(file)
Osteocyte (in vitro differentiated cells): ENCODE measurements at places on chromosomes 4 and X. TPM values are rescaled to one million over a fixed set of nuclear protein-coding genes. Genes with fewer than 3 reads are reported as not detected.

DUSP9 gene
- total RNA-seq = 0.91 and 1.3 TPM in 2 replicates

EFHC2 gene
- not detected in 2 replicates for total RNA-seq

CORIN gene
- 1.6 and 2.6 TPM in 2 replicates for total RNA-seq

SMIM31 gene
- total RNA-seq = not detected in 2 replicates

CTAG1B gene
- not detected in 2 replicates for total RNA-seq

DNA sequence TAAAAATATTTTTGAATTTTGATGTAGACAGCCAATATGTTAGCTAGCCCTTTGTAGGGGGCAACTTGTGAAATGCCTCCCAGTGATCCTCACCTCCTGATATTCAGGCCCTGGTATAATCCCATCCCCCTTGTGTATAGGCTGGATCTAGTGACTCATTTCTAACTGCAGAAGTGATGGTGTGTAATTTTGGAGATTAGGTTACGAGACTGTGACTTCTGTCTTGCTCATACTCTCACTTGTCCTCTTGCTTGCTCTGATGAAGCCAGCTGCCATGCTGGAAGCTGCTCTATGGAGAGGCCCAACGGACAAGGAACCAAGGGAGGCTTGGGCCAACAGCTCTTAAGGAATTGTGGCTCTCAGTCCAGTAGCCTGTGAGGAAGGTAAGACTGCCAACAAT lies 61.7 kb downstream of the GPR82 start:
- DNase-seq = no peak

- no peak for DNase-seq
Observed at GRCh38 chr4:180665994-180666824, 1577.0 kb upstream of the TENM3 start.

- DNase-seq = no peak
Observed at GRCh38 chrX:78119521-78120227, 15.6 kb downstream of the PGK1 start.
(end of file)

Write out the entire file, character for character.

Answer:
Osteocyte (in vitro differentiated cells): ENCODE measurements at places on chromosomes 4 and X. TPM values are rescaled to one million over a fixed set of nuclear protein-coding genes. Genes with fewer than 3 reads are reported as not detected.

DUSP9 gene
- total RNA-seq = 0.91 and 1.3 TPM in 2 replicates

EFHC2 gene
- not detected in 2 replicates for total RNA-seq

CORIN gene
- 1.6 and 2.6 TPM in 2 replicates for total RNA-seq

SMIM31 gene
- total RNA-seq = not detected in 2 replicates

CTAG1B gene
- not detected in 2 replicates for total RNA-seq

DNA sequence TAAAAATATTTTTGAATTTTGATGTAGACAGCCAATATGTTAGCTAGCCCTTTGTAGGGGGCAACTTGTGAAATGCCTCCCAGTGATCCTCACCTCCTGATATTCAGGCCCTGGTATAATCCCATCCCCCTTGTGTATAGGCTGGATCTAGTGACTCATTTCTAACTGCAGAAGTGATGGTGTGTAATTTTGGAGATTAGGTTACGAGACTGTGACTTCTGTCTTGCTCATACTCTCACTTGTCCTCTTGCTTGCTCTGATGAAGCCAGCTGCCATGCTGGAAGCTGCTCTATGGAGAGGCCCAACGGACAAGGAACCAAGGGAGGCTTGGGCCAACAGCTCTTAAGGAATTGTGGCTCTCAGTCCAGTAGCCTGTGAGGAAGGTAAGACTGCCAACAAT lies 61.7 kb downstream of the GPR82 start:
- DNase-seq = no peak

- no peak for DNase-seq
Observed at GRCh38 chr4:180665994-180666824, 1577.0 kb upstream of the TENM3 start.

- DNase-seq = no peak
Observed at GRCh38 chrX:78119521-78120227, 15.6 kb downstream of the PGK1 start.